Aquinomics: Hopes up, infra down
One year into the Aquino administration, much improvement is needed to support investor confidence like speeding up public-private partnership (PPP) projects and achieve government targets, economists said.
The Aquino administration inspired business confidence, resulting in increased private investment, according to five economists interviewed separately by the Inquirer.
But the economists said public spending and timely interventions must support business confidence or it would not translate into widespread economic gains.
Cielito F. Habito, a former socioeconomic planning secretary, said on the sidelines of a recent Inquirer forum that “Aquinomics” seemed good enough in the first three months of 2011 using an annualized quarter-on-quarter gross domestic product (GDP) growth as yardstick.
GDP rose 1.9 percent in the first three months of the year from 0.5 percent and 0.3 percent in the two preceding quarters.
An annualized quarter-on-quarter comparison takes away the so-called base effect from the first quarter of 2010, which Habito said was “warped” by election spending.
Using a year-on-year comparison, the first quarter GDP growth, however, slowed to 4.9 percent from 8.4 percent in the first quarter of 2010.
Habito attributed the good quarter-on-quarter GDP performance to aggressive private investment, which he said was fueled by investor confidence in Mr. Aquino and his administration’s drive for corruption-free and inclusive growth.
Yet, despite the gains, one particularly sticky issue is that PPP projects, a cornerstone of the administration’s strategy, are perceived to be moving slowly, Habito said.
For investor interest to be sustained, he said, the government must also invest in infrastructure even as it continues to push further reforms to curb red tape and corruption.
Gilbert M. Llanto, an economist with the Philippine Institute for Development Studies, a government think-tank, said the administration “needs a lot of improvement in performing the task of market coordination.”
The challenge lies in translating good ideas in the Philippine Development Plan into concrete interventions and measurable outputs, such as tax policy and industrial policy, Llanto said.
Cid Terosa, an economist from the University of Asia and the Pacific, said it was too early to tell if the country was better off than a year ago.
Terosa said the economy and economic management had been “good” so far, but from a scale of 1 to 10, he gave the Aquino administration a score of 7.
“A big letdown would be the seeming lack of authoritative actions on government officials who have not performed up to par. Also the slow realization of PPP projects is a letdown,” Terosa said. “Yes, I am optimistic but governance has to be stronger and more decisive.”
Arsenio M. Balisacan, dean of the University of the Philippines School of Economics (UPSE), said the economy was not doing too badly despite major challenges.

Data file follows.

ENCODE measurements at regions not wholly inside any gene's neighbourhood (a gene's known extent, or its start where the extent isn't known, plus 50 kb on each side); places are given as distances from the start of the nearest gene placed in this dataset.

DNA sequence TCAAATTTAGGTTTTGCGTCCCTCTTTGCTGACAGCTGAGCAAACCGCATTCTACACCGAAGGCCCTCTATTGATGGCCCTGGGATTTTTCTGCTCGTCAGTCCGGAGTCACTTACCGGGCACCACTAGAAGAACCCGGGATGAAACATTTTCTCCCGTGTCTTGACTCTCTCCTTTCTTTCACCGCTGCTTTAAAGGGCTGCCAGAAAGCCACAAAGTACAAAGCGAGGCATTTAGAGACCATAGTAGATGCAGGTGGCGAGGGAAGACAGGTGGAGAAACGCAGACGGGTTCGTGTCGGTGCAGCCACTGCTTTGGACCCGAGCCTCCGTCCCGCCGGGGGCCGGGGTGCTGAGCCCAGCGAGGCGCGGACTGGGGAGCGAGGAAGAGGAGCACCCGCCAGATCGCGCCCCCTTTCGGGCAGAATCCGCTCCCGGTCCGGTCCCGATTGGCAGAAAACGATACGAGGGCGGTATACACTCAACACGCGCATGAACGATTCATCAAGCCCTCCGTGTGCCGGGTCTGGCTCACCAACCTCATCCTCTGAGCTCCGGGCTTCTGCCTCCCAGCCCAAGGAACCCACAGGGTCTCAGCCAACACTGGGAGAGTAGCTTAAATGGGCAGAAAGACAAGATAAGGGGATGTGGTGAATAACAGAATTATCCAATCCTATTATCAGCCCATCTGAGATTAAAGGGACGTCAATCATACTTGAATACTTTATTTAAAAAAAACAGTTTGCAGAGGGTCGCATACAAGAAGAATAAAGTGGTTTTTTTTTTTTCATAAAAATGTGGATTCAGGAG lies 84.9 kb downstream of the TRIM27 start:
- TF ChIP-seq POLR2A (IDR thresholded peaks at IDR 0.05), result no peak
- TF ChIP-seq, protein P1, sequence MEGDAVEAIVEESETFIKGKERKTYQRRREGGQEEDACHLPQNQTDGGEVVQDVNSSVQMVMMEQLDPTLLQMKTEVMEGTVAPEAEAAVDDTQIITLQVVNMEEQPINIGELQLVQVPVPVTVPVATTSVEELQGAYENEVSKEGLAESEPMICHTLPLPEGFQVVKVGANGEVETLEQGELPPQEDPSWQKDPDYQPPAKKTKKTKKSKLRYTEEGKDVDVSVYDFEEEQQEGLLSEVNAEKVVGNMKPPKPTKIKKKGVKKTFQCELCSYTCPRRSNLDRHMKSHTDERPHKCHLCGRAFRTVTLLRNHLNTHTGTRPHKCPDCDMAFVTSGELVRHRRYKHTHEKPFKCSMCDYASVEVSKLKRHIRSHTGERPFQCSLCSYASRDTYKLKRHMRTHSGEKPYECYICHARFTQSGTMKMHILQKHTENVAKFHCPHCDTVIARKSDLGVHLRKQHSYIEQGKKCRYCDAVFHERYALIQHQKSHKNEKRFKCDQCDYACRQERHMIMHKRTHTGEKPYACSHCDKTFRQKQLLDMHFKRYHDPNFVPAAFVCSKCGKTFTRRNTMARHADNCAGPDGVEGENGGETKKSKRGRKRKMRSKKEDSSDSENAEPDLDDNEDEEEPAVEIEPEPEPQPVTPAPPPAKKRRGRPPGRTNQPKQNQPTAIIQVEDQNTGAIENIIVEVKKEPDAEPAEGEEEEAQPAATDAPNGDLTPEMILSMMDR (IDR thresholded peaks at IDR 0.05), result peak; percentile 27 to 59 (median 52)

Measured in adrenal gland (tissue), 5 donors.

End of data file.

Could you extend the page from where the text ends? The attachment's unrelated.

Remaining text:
Balisacan said the administration sometimes seemed “distracted” with trying to clean up controversial deals and projects that came about in the previous administration.
However, this cannot be helped as the Aquino administration wants to drive home its anticorruption crusade, he said.
As for the seemingly slow pace of PPPs, Balisacan said it was understandable for the Aquino administration to be careful.
Balisacan said Mr. Aquino should seriously consider raising taxes or focus on revenue measures like sin taxes that do not really hurt the poor.
The revenue raised should be promptly spent on infrastructure, rural health and education.
The UPSE dean said incentives for companies must be rationalized so that growth areas such as Mindanao, where political and security risks need balancing, would benefit instead of established growth areas like Metro Manila.
“Incentives are not serving their purpose if we’re giving them to companies that would otherwise invest or expand, anyway, such as BPO (business process outsourcing) firms. We should give incentives in industries that are just starting out, or as growth boosters in areas with high risk, such as Mindanao,” Balisacan said.
He said companies like La Frutera Inc. of Senen Bacani, which invested in the Autonomous Region in Muslim Mindanao, must be encouraged because they improve the livelihood and confidence of residents in the region.
“We don’t need to give incentives for companies putting up more high-rise buildings in Metro Manila under the label of ‘economic zones,’” Balisacan said.
The appropriate rating for the Aquino administration at this time is “NI (needs improvement),” said Benjamin E. Diokno, an economist with the University of the Philippines, in an e-mail.
“After a year in office, the economy is slowing, joblessness remains serious, and poverty continues to deepen. Of course, it is unfair to expect him to solve these decade-long problems within a year. But after a year in office, Mr. Aquino has yet to unveil his vision and concrete road map of how he will solve these problems,” Diokno said.
He said that while the budget was approved on time, the administration failed to spend efficiently and speedily to perk up the economy.
Diokno said he was not optimistic that Mr. Aquino would meet the target of an average 7 to 8 percent economic growth during his entire term.
The economist noted that the expansion of the pork barrel system was inconsistent with the Aquino administration’s anticorruption crusade.
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